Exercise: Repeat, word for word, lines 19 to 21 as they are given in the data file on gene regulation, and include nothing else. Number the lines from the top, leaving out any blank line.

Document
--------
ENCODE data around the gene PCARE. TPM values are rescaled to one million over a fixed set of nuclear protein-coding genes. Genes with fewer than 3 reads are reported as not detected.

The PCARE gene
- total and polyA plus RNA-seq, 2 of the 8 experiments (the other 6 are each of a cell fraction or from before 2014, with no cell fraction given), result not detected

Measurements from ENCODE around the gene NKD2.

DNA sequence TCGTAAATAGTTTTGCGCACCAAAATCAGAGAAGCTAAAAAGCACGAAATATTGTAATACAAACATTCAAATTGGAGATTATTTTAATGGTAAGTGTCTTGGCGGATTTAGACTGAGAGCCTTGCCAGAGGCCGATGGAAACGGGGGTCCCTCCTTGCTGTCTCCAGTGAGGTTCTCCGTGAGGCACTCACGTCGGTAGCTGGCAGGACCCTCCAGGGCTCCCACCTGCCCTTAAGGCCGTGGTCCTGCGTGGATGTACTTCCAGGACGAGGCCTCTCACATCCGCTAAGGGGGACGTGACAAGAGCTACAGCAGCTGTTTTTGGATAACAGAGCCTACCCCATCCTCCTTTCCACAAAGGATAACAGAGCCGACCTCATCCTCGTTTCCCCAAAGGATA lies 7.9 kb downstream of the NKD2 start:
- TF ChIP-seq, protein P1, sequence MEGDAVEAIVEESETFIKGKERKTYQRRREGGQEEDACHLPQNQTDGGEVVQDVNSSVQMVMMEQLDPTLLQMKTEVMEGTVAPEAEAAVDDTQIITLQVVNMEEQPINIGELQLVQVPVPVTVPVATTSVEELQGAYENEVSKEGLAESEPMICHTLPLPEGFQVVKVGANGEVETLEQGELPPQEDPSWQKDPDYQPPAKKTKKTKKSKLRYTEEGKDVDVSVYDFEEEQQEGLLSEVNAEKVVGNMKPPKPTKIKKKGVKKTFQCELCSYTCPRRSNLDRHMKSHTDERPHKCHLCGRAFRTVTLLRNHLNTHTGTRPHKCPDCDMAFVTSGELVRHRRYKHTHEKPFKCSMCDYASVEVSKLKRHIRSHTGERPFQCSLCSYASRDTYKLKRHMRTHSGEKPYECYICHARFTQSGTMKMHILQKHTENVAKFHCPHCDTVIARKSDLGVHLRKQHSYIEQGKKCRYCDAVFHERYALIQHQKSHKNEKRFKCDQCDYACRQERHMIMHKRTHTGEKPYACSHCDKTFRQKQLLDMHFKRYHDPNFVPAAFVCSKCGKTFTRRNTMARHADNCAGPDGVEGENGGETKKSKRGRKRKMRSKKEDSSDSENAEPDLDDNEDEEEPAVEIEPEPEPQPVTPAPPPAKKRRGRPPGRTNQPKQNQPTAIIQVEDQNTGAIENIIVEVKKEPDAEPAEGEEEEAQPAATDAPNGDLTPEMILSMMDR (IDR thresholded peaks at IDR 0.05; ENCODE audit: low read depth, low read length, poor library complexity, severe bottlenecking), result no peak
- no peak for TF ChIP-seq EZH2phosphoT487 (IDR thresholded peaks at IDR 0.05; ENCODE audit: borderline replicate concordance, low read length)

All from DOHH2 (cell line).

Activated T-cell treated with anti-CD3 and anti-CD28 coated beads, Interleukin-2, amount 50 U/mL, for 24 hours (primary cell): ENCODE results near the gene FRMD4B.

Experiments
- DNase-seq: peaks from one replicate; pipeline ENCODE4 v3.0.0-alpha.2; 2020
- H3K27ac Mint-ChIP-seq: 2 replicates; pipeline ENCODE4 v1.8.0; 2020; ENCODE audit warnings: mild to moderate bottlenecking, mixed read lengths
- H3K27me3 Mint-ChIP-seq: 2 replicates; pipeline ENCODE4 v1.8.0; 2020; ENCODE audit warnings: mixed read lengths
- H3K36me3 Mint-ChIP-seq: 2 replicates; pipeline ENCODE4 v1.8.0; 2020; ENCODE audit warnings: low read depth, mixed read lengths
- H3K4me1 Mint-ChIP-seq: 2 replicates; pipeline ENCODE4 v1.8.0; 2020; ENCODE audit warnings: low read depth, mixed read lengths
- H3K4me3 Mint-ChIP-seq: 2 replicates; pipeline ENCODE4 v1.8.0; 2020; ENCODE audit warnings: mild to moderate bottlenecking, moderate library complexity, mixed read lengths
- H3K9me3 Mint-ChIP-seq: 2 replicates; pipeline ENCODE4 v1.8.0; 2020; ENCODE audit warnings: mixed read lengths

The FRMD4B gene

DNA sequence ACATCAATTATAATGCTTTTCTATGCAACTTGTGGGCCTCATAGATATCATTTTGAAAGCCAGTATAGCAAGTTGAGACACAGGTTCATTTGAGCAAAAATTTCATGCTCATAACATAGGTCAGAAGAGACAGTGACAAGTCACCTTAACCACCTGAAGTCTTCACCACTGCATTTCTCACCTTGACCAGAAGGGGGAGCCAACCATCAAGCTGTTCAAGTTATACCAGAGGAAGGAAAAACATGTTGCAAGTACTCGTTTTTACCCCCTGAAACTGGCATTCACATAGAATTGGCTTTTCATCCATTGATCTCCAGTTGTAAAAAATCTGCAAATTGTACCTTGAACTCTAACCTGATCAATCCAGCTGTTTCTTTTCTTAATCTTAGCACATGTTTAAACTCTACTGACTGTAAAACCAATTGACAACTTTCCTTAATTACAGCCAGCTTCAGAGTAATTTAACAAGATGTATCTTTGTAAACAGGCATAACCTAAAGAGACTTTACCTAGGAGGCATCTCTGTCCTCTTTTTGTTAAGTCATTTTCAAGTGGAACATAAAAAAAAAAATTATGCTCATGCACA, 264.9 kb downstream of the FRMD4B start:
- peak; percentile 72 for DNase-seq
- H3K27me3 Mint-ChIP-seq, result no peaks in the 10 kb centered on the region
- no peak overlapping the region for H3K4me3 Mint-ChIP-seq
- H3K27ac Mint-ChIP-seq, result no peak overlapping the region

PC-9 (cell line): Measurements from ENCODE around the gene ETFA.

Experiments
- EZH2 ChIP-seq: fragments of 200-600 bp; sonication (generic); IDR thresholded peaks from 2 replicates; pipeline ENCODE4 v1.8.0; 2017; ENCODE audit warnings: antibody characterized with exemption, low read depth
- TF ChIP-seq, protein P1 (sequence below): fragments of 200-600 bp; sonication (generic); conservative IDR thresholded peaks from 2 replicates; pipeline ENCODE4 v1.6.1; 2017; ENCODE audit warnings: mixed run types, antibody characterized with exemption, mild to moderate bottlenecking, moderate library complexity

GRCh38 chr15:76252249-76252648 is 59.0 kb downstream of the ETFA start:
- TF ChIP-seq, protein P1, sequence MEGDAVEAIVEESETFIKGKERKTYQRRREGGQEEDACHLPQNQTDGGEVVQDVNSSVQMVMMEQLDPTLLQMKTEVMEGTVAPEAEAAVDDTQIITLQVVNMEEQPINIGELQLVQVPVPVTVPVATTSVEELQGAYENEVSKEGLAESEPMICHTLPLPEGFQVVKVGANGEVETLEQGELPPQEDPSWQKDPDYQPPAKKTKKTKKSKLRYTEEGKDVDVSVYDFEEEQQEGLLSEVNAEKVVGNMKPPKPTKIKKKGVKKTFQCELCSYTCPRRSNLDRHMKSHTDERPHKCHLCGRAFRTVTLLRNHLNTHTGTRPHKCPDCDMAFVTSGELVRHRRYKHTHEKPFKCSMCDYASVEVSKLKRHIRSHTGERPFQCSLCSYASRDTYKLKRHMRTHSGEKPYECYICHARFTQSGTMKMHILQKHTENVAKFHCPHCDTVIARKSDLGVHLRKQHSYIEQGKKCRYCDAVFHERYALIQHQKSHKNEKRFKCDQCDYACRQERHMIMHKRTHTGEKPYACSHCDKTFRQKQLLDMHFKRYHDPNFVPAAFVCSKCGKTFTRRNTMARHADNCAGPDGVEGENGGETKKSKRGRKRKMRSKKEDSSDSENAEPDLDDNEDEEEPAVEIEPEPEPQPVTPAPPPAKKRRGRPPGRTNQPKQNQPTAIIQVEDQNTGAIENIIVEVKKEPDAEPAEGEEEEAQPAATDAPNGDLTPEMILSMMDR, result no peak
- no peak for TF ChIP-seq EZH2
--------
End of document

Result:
DNA sequence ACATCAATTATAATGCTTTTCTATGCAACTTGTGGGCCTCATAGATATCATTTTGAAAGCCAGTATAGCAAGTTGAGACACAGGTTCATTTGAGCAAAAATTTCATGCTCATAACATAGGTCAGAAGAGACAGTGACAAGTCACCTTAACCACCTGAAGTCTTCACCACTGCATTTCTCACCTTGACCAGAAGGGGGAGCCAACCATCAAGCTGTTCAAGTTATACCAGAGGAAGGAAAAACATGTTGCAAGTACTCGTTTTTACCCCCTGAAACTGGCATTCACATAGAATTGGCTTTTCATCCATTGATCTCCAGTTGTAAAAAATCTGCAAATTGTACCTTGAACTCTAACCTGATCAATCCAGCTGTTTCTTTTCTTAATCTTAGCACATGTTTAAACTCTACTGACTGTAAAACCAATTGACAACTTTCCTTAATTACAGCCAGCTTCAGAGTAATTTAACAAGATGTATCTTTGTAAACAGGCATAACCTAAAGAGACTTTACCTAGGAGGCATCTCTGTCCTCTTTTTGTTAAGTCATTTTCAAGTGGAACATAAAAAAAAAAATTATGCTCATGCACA, 264.9 kb downstream of the FRMD4B start:
- peak; percentile 72 for DNase-seq
- H3K27me3 Mint-ChIP-seq, result no peaks in the 10 kb centered on the region